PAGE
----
Early Spring in our house is a time for cooking and crafts projects as we celebrate both Passover and (Russian) Easter. Both of these holidays are great excuses to cook lots of tasty recipes that we learned from our parents and grandparents, and then to enjoy this food surrounded by friends and family. This year was no exception, and was also the first year in over a decade when we were blessed to have my parents in-town for both holidays.
Back in Russia, one of Ksusha’s family traditions was to make Paskha and Kulich, and she has been making them here for Russian Easter for as long as I remember. Both are very tasty! Pascha is made from tvarog (similar to farmers cheese) with various other items such as brandied raisins mixed in. Kulich is a cake similar to panettone (and even tastier from my biased viewpoint, causing me to pretend that Passover has ended a few days earlier than it actually ends). To make the Paskha, Ksusha makes her own curd through a process involving whole milk, a bit of sour cream, a slow cooker, and then draining out the whey through cheese cloth. To make the final Paskha, the curd (and other flavorings) is pressed into a specially-made box lined with cheese-cloth.
Alas, Ksusha’s family Paskha molds (“пасочница” or pasochnitsa) are back in Russia. (A google image search shows some examples of some.) As such, I’ve been meaning to make one for the past few years, so this year was my first try.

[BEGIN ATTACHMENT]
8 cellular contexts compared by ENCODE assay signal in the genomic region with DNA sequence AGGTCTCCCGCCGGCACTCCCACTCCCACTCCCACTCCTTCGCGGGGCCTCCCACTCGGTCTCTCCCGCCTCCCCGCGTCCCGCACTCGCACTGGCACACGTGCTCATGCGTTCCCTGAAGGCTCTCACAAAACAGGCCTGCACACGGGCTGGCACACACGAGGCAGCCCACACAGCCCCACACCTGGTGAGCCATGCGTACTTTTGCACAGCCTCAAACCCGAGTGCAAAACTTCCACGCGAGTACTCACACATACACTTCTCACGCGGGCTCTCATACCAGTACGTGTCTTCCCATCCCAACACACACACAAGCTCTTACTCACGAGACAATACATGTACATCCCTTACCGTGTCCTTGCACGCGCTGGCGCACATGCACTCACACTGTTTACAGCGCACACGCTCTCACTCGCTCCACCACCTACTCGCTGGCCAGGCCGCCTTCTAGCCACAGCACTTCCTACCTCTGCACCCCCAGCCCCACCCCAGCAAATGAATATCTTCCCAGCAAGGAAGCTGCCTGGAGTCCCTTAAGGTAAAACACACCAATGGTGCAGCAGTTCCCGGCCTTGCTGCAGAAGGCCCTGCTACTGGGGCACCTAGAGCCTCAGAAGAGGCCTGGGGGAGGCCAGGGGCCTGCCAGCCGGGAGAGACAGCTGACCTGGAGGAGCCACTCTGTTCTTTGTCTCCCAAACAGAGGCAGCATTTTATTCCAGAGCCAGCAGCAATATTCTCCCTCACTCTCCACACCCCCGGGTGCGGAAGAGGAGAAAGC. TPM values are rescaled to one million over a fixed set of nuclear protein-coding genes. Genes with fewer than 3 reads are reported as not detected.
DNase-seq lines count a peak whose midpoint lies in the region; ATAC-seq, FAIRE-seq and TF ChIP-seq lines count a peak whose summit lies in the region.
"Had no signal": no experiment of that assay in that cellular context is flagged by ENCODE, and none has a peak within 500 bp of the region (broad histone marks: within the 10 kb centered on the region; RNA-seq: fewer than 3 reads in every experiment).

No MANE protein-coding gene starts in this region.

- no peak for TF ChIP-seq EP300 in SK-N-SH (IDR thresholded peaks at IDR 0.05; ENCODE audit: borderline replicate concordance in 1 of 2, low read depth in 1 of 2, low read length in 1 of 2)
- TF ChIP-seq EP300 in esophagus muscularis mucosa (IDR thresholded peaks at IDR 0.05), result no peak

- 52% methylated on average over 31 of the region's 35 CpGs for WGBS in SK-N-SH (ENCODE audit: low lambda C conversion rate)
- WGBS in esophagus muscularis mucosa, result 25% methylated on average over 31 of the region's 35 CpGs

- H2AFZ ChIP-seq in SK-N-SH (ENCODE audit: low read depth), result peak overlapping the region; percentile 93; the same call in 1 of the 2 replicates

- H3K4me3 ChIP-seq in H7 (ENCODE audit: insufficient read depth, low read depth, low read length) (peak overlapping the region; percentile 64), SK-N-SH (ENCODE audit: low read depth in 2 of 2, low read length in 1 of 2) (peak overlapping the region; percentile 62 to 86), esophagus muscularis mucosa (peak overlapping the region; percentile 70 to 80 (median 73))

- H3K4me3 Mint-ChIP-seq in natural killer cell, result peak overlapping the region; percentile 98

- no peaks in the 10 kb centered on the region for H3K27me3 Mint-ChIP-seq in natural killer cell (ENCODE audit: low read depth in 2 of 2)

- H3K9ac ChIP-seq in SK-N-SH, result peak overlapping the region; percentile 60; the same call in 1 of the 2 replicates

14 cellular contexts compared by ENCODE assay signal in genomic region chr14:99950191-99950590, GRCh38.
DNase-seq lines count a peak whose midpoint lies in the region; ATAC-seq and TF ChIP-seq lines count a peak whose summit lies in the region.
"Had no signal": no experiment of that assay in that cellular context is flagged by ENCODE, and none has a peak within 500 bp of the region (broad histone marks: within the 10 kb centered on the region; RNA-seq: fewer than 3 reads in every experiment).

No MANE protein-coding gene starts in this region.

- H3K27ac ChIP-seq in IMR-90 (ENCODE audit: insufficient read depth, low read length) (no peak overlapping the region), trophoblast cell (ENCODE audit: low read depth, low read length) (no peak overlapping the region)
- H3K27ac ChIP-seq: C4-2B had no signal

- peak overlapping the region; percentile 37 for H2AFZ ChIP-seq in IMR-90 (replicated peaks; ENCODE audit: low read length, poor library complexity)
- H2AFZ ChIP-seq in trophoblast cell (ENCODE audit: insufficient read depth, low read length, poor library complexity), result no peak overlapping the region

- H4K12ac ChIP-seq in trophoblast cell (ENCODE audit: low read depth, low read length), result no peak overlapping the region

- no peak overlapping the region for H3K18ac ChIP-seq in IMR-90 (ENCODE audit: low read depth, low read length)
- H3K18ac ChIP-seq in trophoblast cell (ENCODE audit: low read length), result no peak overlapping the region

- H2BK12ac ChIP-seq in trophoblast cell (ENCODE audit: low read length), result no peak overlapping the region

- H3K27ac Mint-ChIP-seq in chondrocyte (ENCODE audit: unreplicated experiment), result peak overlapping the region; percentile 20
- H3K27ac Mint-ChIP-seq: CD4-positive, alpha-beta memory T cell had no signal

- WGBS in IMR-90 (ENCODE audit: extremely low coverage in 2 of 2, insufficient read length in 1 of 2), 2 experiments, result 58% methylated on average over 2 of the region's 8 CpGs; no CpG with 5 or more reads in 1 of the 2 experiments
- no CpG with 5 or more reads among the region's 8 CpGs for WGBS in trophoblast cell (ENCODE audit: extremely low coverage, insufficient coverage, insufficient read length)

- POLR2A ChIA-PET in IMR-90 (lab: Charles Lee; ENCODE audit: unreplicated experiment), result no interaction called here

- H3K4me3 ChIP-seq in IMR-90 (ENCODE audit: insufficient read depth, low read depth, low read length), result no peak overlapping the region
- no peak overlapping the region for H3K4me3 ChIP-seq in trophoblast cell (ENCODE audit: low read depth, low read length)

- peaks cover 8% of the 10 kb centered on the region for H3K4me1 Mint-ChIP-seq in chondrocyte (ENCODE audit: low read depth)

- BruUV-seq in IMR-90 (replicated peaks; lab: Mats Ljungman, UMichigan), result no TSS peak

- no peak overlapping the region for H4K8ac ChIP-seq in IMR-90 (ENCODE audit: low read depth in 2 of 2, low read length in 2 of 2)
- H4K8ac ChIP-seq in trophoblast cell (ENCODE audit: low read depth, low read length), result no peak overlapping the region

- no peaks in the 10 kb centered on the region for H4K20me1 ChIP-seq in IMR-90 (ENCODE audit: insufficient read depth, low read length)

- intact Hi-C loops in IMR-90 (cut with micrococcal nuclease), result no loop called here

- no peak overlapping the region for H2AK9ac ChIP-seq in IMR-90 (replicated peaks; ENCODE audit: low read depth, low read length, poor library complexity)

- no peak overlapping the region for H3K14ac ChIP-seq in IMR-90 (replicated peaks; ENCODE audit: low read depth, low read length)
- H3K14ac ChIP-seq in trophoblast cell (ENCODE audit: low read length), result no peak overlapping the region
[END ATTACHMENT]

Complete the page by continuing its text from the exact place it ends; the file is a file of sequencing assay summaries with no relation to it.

I used a mixture of 1/2″ and 1/4″ white ash from Rockler (both 5″ wide), as that’s what they had available. I played with a few different design ideas initially, and then I made templates in qcad and then went down to the shop to make the parts.
In the end, I had two of the sides (with the routed grooves) be 1/2″ thick and the other two sides (with the tabs) were 1/4″ thick. I then used a dremel tool to carve designs into the wood. One of the traditional designs is an Eastern Orthodox cross, and the other “XB” stands for “Christ has Risen”. The resulting side panels:
The various pieces fit together by putting the tabs through the slots and then using the wood pins to hold everything together. (One of the tabs broke when drilling a hole for a pin, but I was able to improvise.) When assembled the box looks like:
After pressing the curd in the mold overnight, we removed it from the mold and while the Paskha was a little soft, it held its shape and the design were clearly visible.
In retrospect, I would have been better off making everything from 1/2″ thick pieces as the moisture caused the 1/4″ parts to warp (although I was able to flatten them back out by pressing them while wet under a heavy pot overnight). I would also have been better off having the carvings higher on the pieces so that the press didn’t push the curd too close to the design. We would also have been better off using a slightly more firm version of the curd, as this one was fairly liquid and required too many layers of cheese cloth (impacting the visibility of the patterns).
Next year we’ll have another Easter and I’ll make another version.
The final result of this effort was this year’s Paskha:
(Many thanks to my parents for taking some of the photos above while we were busy cooking and crafting away…)